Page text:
In February, we got an advanced look at Vizio’s endeavor to bust the pricing barrier for 4K UHD TVs with the company’s uber-affordable M-series, starting as low as $600. Today, after confirming previously-leaked pricing for the M-Series, Vizio introduced a highly-anticipated new member of the family that sits on the polar opposite side of the pricing scale: Meet the Vizio Reference series.
While Vizio has elbowed into the big leagues by proffering extremely affordable TVs with solid performance, this new Reference series indicates the company has turned its gaze to the precarious world of top-tier display technology. To that end, the new Reference TVs, which are available in 65-inch and 120-inch models only, are loaded with an arsenal of cutting-edge technologies.
Like many of Vizio’s LED TVs, the Reference Series offers full-array backlighting with local dimming which allows for better lighting control, and, therefore, much better contrast between the light and dark images on screen. But the Reference series pushes the boundaries much further, moving from an average of around 32 zones to an incredible 384 zones of controlled lighting — and, in theory, the more zones, the better the contrast and screen uniformity. If implemented properly, these could be some of the best-performing LED-based TVs of the year.
In addition, the new TVs attempt to tangle with top-tier models from the likes of Samsung and LG with a wider display of the standard color gamut, called Ultra-Color Spectrum, as well as employing one of the most anticipated new technologies in the genre, High Dynamic Range (HDR). HDR is designed to offer even more realistic 4K UHD imagery by blasting extremely bright images against darker backgrounds, providing a picture more inline with what we see in the natural world. And Vizio is also the first major brand to leverage Dolby’s highly-anticipated Dolby Vision for the job.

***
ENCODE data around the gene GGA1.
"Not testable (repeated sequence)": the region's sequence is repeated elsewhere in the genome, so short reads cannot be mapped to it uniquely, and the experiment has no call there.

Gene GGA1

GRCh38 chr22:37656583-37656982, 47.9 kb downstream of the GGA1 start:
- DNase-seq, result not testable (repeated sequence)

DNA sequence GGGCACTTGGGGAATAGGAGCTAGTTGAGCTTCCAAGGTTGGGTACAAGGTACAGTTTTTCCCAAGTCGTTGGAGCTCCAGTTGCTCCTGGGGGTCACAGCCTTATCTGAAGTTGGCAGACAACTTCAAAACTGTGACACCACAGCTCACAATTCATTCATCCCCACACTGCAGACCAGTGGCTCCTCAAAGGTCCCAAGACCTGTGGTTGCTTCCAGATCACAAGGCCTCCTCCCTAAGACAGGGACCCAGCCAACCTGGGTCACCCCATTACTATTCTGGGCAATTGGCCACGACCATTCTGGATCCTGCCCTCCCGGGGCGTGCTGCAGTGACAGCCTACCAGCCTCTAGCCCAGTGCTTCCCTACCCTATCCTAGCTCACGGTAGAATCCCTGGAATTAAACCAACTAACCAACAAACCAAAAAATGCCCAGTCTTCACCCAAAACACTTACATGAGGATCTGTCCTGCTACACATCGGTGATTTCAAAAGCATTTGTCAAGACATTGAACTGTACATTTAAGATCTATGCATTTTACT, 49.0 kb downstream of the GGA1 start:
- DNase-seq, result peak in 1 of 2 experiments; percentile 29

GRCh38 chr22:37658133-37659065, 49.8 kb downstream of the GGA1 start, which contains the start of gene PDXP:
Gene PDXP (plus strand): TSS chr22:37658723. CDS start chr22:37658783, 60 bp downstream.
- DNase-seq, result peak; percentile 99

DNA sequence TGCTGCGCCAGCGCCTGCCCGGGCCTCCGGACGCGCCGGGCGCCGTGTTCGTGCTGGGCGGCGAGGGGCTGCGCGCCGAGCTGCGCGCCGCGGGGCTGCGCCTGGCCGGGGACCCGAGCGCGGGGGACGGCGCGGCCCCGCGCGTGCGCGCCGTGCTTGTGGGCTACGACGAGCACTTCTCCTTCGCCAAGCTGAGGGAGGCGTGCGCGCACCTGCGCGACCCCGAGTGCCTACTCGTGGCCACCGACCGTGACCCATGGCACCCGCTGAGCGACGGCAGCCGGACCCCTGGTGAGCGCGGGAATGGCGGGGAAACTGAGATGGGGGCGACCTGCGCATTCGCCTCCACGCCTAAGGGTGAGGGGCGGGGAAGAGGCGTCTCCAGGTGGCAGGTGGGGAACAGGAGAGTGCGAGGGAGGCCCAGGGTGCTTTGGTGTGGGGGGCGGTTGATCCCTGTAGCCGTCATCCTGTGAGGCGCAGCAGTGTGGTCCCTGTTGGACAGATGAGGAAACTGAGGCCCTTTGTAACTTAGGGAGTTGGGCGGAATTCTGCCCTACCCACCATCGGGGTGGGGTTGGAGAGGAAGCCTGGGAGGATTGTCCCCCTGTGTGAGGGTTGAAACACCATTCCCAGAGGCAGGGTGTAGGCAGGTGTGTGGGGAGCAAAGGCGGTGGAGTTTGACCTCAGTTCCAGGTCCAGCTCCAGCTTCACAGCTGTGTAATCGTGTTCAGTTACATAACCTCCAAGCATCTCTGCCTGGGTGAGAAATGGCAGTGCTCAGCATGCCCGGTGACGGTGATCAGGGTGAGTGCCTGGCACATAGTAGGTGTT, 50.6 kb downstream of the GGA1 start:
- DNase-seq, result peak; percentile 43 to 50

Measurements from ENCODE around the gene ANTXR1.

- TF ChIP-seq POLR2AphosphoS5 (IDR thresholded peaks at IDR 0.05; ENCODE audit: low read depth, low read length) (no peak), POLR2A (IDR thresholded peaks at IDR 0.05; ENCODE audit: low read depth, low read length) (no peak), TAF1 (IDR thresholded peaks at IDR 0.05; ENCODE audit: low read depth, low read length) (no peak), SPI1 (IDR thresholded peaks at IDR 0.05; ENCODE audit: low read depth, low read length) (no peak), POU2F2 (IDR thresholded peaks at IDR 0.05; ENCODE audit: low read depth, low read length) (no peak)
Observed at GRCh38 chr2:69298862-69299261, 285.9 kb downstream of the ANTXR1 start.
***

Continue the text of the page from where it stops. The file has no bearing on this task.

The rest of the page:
“We are proud for Dolby Vision to be introduced to consumers through the VIZIO Reference Series, providing a dramatically different visual experience that engages the senses and further draws viewers into the picture,” said Giles Baker, SVP, Broadcast Business Group, Dolby Laboratories.
Of course, the higher color gamut and HDR technologies that today’s state-of-the-art 4K UHD TVs can render won’t matter much without the proper content to showcase the new performance capabilities. To give the Reference Series an edge, Vizio has also partnered with Dolby and Warner for “unparalleled” access to 4K UHD Dolby Vision titles available through VUDU’s on-demand video service. Just how much content will be available remains to be seen, however.
Other features for the new Reference series include Vizio’s top upscaling software for stepping up HD programming, dubbed the Spatial Scaling Engine, “future-ready” HDMI ports, likely referencing the new HDMI 2.0a spec needed to input HDR content, High Velocity Mode designed to render content at up to 120 frames per second for lightning-fast gaming, and Vizio’s Internet Apps Plus smart platform.
In addition, the 65-inch model comes with a 5.1 Vizio sound bar system built into the base, with an included 10-inch wireless subwoofer and surround speakers. Vizio hasn’t yet announced pricing for the 120-inch version, but the 65-inch model is expected to cost $4,000. Release dates for the new Reference series have yet to be announced.
We’re not sure Vizio’s ambitious new models can deliver on all promises, but on paper, the Reference series is an enticing new addition to the next age of high-end displays. We’ll be looking to get our hands on one as soon as they’re available, so stay tuned.
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